Note that the more conditions you include on your offer, the less appealing it can look to seller. This can be especially true if you are competing with other buyers who have submitted offers at the same time. Sellers generally choose the offer with the least number of conditions and the highest dollar amount.
THE SALE OF PROPERTY (SOP) CONDITION
You may not need an inspection or to secure financing but some buyers already have a home they need to sell before they can purchase this new one. The SOP condition essentially says “I really want to buy your house, but I need to sell mine first.”
Because it may take time to sell your current home, this condition is asking a lot from the sellers and isn’t always appealing. You are essentially asking the seller to wait for your home to sell. This is where the Escape Clause comes into play.
THE ESCAPE CLAUSE
If your offer included a Sale of Property condition, the seller can continue to show the house to other prospective buyers. This is called the Escape Clause. The Escape Clause states that if another buyer comes along with an attractive offer, you will have 48 hours to decide if you want to walk away from the purchase, or remove all your conditions including the Sale of Property—and firm up on the deal. This can feel like a risky proposition because you may not actually have sold your current home, but you’ll be removing that condition from your offer.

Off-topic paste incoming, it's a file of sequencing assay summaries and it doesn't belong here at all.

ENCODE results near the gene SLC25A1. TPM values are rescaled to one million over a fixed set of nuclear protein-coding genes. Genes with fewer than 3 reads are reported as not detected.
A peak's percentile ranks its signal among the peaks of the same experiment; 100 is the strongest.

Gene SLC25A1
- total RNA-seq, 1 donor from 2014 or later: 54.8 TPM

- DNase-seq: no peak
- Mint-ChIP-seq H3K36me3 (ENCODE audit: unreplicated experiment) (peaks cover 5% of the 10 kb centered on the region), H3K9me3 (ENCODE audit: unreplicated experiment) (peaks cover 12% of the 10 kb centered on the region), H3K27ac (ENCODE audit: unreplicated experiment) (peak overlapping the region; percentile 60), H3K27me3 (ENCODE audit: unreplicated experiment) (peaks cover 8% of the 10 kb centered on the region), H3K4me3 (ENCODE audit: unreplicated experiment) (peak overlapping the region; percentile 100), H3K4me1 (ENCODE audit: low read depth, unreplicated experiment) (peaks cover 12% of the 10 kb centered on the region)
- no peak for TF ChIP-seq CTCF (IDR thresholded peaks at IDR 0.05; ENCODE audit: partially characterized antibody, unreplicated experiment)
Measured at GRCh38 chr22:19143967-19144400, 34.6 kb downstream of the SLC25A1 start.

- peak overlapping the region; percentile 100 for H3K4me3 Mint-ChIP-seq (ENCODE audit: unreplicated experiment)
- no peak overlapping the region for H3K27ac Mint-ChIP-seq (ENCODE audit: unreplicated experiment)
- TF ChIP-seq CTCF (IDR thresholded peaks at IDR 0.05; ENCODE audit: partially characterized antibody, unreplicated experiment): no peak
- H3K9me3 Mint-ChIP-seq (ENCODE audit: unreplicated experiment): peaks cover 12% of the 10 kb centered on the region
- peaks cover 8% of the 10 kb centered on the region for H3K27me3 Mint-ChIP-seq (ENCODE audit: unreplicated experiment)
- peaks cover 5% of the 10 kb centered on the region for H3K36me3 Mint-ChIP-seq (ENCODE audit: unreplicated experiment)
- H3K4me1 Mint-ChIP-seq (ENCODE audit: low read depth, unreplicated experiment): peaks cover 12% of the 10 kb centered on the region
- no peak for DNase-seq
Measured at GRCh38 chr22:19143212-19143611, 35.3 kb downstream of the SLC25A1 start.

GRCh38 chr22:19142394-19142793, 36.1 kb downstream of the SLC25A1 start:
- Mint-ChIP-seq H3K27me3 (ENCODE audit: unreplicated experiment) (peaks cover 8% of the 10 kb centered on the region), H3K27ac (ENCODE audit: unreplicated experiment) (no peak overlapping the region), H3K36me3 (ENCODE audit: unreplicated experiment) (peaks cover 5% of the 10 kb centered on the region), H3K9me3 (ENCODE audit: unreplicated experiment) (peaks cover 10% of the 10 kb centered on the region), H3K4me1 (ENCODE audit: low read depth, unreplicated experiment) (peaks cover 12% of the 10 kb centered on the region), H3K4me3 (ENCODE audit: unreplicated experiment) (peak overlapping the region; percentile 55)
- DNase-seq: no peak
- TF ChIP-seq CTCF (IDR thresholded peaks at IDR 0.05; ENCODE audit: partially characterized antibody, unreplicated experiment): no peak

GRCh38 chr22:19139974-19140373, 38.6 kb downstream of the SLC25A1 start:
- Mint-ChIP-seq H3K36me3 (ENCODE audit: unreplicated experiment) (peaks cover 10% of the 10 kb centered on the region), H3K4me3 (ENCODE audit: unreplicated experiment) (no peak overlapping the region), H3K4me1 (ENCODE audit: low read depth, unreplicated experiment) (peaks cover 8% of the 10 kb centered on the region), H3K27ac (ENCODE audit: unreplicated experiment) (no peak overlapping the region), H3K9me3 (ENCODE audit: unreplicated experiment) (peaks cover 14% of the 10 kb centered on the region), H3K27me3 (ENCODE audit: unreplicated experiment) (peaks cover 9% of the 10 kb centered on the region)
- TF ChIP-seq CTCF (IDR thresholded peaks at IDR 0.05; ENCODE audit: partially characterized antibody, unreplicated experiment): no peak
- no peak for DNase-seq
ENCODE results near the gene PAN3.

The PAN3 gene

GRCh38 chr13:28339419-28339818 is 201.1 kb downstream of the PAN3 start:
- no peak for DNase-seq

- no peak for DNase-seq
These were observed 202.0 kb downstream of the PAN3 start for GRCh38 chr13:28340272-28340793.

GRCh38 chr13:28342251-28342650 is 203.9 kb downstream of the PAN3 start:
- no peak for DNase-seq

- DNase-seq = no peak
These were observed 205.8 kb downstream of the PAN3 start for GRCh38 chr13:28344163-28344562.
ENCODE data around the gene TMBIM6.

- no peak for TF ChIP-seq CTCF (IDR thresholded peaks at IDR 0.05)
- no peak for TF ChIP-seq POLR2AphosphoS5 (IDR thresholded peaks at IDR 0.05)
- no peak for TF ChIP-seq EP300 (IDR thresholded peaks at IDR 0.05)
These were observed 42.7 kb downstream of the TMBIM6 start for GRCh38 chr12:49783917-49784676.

We call this situation Getting Bumped and it’s not fun when it happens. Your REALTOR® will help walk you through this process and determine whether a Sale of Property Condition is worth including in your offer.
WAIVERS VS FULFILLMENTS
Once all conditions in your offer are met, you need to tell the seller inform the seller. At that time your real estate agent will have you sign a Notice of Fulfillment (NOF). The Notice of Fulfillment is a document that says you have fulfilled a particular condition of purchase, and you’re one step closer to purchasing the home.
You may change your mind and decide not to bother getting the home inspection. You may decide you didn’t need all of those conditions on your offer after all. So instead of fulfilling your conditions, you are simply going to waive them.
That’s when your REALTOR will have you sign a Waiver indicating the conditions are no longer necessary.
GETTING THE SOLD SIGN ON THE YARD
Regardless of whether you sign a Fulfillment or a Waiver, all of your conditions must be accounted for within the allotted period of time in order to secure the sale of the house. Once this has been achieved, the sold sign will go up on the front lawn and it will be time to start packing! Congratulations!
Remember, your REALTOR® is an important resource for advice on what conditions to include or avoid while creating your offer. Their knowledge of market conditions will help you determine what is best to protect you and the large investment you’re making in purchasing a home. Let your REALTOR® guide you through this exciting process because they will make sure everything is done right, and by the books!